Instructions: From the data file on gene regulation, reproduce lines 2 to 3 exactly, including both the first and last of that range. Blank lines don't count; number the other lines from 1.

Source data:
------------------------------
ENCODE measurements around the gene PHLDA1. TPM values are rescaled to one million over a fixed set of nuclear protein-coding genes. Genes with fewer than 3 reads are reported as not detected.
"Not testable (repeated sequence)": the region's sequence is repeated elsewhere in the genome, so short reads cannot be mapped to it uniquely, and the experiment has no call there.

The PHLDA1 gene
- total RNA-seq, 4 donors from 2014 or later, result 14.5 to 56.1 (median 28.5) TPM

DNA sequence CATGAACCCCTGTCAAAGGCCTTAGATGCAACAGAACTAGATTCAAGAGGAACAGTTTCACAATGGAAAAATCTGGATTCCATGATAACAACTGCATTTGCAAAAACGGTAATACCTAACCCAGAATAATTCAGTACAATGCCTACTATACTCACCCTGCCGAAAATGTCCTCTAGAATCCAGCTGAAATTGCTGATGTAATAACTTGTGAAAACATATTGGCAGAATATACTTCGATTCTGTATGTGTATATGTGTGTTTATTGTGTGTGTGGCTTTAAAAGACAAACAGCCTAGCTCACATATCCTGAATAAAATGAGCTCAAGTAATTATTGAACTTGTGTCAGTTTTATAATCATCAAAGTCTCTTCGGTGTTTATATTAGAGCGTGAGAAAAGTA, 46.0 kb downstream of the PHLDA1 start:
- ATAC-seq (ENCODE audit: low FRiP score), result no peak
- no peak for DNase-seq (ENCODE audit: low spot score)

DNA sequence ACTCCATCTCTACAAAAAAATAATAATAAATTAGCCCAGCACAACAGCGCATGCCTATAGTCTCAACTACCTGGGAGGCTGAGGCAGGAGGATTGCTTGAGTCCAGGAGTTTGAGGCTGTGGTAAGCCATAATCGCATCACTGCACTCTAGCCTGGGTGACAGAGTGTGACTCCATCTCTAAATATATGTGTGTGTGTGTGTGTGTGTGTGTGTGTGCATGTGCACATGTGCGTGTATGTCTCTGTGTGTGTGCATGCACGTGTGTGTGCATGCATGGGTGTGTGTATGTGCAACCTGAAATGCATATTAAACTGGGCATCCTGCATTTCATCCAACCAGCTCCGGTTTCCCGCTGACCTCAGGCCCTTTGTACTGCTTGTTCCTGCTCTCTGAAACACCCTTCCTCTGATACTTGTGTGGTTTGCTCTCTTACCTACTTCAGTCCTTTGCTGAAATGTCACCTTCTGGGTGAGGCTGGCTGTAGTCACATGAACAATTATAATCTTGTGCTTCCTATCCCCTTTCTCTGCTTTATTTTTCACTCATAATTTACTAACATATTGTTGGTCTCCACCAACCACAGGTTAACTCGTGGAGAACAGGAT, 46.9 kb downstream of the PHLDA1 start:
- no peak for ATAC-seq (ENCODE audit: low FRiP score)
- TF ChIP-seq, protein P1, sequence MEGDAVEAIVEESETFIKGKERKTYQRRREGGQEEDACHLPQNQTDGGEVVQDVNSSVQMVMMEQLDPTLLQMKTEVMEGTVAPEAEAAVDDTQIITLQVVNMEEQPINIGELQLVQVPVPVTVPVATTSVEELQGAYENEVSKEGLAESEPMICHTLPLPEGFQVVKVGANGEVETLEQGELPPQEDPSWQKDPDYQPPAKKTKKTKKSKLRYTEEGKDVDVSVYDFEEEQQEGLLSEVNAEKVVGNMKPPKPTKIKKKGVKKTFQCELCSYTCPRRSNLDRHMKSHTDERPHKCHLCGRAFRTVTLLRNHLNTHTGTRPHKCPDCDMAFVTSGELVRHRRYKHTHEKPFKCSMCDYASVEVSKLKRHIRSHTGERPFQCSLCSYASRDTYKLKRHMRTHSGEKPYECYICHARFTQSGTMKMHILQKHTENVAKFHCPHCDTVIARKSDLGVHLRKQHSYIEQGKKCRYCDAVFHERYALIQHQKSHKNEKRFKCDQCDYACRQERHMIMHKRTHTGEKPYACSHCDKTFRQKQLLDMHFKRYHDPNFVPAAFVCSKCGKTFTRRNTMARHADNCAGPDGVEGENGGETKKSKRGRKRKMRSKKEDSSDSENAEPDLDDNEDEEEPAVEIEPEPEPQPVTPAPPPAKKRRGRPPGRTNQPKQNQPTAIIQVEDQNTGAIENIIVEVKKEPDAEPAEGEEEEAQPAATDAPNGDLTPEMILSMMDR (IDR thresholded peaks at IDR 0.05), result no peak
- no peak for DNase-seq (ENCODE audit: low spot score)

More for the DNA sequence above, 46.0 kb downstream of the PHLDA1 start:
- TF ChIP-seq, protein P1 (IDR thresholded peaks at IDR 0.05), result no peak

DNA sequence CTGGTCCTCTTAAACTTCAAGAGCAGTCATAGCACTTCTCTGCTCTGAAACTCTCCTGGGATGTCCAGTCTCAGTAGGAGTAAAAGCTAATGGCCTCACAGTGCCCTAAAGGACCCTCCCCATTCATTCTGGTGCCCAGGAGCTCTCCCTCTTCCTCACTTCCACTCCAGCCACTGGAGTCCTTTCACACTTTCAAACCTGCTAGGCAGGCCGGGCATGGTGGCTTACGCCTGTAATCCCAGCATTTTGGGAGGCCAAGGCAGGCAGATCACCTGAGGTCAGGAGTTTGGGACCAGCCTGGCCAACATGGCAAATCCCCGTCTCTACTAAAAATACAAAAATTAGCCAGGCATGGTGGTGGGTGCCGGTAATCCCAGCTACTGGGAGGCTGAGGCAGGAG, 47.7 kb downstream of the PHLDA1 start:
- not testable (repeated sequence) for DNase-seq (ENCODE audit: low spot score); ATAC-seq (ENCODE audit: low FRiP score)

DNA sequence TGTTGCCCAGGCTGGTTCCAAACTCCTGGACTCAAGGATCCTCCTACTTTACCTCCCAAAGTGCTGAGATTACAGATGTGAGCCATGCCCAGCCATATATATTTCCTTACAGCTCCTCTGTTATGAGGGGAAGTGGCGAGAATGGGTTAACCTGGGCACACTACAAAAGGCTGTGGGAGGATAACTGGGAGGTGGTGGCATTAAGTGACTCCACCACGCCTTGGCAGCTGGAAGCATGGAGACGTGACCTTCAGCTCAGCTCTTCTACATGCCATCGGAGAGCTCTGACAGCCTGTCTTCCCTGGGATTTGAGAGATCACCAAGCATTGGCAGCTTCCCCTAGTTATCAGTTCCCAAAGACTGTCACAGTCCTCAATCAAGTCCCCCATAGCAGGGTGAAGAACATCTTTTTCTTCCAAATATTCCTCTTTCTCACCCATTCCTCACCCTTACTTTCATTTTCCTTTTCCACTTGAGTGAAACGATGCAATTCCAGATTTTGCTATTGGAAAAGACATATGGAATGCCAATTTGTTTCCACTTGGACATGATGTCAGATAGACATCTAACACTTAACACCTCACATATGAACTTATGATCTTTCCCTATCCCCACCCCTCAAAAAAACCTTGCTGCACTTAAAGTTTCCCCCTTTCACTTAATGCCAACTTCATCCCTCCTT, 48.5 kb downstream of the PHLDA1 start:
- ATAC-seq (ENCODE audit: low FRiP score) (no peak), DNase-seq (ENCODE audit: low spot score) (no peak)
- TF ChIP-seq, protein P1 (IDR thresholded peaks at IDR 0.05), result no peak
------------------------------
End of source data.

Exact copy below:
"Not testable (repeated sequence)": the region's sequence is repeated elsewhere in the genome, so short reads cannot be mapped to it uniquely, and the experiment has no call there.

The PHLDA1 gene